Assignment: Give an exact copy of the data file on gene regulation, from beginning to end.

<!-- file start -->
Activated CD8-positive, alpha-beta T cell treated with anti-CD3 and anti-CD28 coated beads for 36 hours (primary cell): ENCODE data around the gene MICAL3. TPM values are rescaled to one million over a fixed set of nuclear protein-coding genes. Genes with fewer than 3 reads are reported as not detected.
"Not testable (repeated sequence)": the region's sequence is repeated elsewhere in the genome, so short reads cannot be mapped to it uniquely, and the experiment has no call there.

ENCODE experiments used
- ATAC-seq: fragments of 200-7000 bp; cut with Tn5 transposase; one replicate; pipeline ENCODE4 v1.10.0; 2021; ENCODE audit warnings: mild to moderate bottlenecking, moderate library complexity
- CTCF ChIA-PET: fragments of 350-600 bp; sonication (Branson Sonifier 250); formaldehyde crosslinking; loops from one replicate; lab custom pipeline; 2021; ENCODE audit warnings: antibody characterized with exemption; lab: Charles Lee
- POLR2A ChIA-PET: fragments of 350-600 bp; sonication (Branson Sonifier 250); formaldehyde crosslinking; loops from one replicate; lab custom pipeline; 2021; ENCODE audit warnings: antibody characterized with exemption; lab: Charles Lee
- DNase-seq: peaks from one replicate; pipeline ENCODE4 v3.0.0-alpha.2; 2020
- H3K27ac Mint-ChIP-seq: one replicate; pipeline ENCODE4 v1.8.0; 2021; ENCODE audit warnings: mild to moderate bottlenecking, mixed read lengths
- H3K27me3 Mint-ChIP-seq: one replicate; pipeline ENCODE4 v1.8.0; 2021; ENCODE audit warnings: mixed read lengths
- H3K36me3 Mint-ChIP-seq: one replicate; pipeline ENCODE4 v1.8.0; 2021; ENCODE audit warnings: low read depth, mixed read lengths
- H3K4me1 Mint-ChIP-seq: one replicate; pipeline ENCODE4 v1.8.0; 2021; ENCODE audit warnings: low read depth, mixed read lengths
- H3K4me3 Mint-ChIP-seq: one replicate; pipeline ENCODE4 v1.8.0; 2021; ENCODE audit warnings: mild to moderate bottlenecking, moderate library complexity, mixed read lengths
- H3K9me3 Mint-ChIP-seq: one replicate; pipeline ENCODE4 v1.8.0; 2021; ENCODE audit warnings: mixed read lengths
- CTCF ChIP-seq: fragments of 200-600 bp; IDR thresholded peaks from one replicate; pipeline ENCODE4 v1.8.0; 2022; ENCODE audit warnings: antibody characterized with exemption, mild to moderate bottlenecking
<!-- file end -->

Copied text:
Activated CD8-positive, alpha-beta T cell treated with anti-CD3 and anti-CD28 coated beads for 36 hours (primary cell): ENCODE data around the gene MICAL3. TPM values are rescaled to one million over a fixed set of nuclear protein-coding genes. Genes with fewer than 3 reads are reported as not detected.
"Not testable (repeated sequence)": the region's sequence is repeated elsewhere in the genome, so short reads cannot be mapped to it uniquely, and the experiment has no call there.

ENCODE experiments used
- ATAC-seq: fragments of 200-7000 bp; cut with Tn5 transposase; one replicate; pipeline ENCODE4 v1.10.0; 2021; ENCODE audit warnings: mild to moderate bottlenecking, moderate library complexity
- CTCF ChIA-PET: fragments of 350-600 bp; sonication (Branson Sonifier 250); formaldehyde crosslinking; loops from one replicate; lab custom pipeline; 2021; ENCODE audit warnings: antibody characterized with exemption; lab: Charles Lee
- POLR2A ChIA-PET: fragments of 350-600 bp; sonication (Branson Sonifier 250); formaldehyde crosslinking; loops from one replicate; lab custom pipeline; 2021; ENCODE audit warnings: antibody characterized with exemption; lab: Charles Lee
- DNase-seq: peaks from one replicate; pipeline ENCODE4 v3.0.0-alpha.2; 2020
- H3K27ac Mint-ChIP-seq: one replicate; pipeline ENCODE4 v1.8.0; 2021; ENCODE audit warnings: mild to moderate bottlenecking, mixed read lengths
- H3K27me3 Mint-ChIP-seq: one replicate; pipeline ENCODE4 v1.8.0; 2021; ENCODE audit warnings: mixed read lengths
- H3K36me3 Mint-ChIP-seq: one replicate; pipeline ENCODE4 v1.8.0; 2021; ENCODE audit warnings: low read depth, mixed read lengths
- H3K4me1 Mint-ChIP-seq: one replicate; pipeline ENCODE4 v1.8.0; 2021; ENCODE audit warnings: low read depth, mixed read lengths
- H3K4me3 Mint-ChIP-seq: one replicate; pipeline ENCODE4 v1.8.0; 2021; ENCODE audit warnings: mild to moderate bottlenecking, moderate library complexity, mixed read lengths
- H3K9me3 Mint-ChIP-seq: one replicate; pipeline ENCODE4 v1.8.0; 2021; ENCODE audit warnings: mixed read lengths
- CTCF ChIP-seq: fragments of 200-600 bp; IDR thresholded peaks from one replicate; pipeline ENCODE4 v1.8.0; 2022; ENCODE audit warnings: antibody characterized with exemption, mild to moderate bottlenecking